(Cover picture courtesy of J & J Books and Coffee.)
Aiden and Meg Falconer are their parents’ only hope. The Falconers are facing life in prison—unless Aiden and Meg can follow a trail of clues to prove their innocence. The problem? They’re trapped in a juvenile detention center. Until they escape one night—and find themselves on the run, both from the authorities and from a sinister attacker who has his own reason to stop them. The Falconers must use their wits to make it across the country—with plenty of tests along the way.
I admit it: this book is way too young for me. I wasn’t in the target age group when I read it and I’m certainly not now, but it’s still a book I like to re-read about once a year. Why? Because it’s a well-written book with a cliché yet interesting premise.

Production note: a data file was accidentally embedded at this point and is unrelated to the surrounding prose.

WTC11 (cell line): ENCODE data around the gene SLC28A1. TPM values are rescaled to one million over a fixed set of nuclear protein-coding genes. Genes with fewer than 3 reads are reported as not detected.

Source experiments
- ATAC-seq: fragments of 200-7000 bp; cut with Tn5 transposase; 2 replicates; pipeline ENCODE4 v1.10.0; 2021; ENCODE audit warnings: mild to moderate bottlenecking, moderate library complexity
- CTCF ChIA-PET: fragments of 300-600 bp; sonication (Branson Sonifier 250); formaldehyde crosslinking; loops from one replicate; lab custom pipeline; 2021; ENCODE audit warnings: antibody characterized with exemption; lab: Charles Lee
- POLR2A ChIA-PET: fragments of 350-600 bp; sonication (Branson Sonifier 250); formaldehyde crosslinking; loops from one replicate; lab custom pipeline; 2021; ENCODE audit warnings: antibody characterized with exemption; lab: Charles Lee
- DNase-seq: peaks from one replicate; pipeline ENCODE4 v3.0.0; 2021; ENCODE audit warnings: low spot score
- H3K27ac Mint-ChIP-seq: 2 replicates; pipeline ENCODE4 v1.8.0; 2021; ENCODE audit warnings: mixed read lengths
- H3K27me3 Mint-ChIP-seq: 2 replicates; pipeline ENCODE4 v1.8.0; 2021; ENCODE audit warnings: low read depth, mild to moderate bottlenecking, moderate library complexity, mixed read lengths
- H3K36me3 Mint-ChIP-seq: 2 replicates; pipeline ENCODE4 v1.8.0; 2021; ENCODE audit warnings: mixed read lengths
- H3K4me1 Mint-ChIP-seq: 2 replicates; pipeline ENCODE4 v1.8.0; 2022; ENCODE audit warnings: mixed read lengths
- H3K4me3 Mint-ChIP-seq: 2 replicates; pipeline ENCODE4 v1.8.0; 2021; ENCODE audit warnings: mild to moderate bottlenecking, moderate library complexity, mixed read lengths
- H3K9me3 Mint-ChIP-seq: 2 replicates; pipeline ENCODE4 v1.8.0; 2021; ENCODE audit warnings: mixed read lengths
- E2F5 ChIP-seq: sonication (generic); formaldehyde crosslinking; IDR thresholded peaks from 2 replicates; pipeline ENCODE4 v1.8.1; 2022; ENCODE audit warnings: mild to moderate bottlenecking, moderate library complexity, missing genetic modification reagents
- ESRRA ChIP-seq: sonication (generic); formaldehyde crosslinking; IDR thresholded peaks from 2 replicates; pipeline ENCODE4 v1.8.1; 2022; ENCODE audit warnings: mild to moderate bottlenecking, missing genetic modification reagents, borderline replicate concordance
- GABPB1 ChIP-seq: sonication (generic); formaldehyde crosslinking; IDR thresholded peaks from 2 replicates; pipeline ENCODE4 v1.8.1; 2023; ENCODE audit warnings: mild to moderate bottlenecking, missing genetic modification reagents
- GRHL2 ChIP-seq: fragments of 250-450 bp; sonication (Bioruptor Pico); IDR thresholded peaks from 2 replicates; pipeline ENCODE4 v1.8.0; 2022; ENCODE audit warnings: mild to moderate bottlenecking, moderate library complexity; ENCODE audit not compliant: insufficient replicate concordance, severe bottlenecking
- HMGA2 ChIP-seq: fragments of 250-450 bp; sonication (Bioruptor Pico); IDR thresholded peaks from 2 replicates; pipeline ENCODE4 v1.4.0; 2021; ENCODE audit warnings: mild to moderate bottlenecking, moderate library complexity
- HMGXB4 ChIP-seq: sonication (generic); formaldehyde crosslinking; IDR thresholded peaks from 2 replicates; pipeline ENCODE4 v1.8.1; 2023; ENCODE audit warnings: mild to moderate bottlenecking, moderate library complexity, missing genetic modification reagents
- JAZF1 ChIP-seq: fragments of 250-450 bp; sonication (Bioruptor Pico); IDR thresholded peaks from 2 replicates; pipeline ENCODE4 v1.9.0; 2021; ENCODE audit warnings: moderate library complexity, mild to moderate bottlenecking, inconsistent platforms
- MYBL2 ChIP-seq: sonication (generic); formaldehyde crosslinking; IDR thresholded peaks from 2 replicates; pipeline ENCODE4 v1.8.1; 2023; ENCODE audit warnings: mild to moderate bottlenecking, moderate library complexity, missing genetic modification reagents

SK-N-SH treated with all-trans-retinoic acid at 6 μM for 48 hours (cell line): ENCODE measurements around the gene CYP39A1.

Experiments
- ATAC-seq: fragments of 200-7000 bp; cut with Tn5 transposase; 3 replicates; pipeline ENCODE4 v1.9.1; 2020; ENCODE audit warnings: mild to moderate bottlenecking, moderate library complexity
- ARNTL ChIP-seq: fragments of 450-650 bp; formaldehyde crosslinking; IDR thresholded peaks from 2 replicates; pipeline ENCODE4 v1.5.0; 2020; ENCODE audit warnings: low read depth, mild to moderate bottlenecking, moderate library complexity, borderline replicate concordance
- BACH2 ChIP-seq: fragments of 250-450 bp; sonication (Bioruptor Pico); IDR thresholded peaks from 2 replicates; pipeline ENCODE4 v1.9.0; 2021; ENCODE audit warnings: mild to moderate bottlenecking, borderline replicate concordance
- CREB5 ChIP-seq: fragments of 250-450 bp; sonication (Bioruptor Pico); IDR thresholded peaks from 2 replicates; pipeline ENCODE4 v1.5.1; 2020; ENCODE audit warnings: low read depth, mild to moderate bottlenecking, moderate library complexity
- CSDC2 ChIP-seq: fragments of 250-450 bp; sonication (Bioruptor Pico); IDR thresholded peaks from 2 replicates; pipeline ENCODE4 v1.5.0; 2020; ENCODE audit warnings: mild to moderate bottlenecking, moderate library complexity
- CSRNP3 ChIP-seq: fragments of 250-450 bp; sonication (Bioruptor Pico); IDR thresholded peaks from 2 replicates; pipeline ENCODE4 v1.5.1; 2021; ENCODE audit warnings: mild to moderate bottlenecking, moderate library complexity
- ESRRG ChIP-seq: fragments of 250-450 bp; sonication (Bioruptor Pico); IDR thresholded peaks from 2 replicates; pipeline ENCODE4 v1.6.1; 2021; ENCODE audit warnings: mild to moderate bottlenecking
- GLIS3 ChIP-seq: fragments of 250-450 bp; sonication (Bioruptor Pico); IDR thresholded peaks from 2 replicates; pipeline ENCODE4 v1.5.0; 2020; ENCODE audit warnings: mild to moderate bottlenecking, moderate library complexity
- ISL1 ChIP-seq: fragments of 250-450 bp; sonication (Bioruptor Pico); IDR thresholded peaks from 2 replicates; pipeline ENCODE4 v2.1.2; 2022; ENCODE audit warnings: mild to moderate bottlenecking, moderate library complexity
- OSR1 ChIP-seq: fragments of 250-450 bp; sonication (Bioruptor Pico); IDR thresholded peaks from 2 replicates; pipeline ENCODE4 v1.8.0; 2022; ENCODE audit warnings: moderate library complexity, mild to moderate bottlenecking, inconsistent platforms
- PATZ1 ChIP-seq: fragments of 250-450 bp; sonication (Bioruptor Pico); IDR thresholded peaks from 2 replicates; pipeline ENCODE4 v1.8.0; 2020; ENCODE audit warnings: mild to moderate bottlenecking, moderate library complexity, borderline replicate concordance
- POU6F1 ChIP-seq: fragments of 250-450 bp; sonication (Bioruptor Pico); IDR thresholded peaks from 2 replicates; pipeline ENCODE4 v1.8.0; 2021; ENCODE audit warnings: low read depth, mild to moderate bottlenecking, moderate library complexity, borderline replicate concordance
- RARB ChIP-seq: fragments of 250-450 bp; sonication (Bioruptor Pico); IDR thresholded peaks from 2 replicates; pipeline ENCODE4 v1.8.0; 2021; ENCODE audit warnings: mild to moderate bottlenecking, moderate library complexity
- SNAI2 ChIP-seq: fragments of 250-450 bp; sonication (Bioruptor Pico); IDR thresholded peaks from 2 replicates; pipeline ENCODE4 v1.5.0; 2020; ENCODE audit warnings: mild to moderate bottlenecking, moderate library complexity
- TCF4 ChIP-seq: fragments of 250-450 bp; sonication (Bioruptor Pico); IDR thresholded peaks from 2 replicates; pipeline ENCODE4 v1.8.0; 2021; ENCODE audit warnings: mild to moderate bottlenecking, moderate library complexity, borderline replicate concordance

It’s kind of predictable, but I’ve read a lo of books and watched a lot of movies with a similar premise. However, for the target age group, this would be their first exposure to a premise like this (proving the innocence of someone who’s been framed) and as such, is a great introduction to crime fiction. Gordon Korman is an excellent writer and has obviously done his research when it comes to all of the exciting scenarios in his first book in the On the Run series.
Meg and Aiden are great characters; they’re sympathetic and Chasing the Falconers appealing for both boys and girls. They also don’t like resorting to stealing to survive while they hunt for evidence and feel a lot of guilt when they do, but it shows that they at least refuse to sink to a really low level. Gordon Korman makes the siblings sympathetic (especially when we learn more about their backstory) while at the same time keeping the plot moving at a fast pace.
I would highly recommend it to people ages 10-12.
I give this book 4.5/5 stars.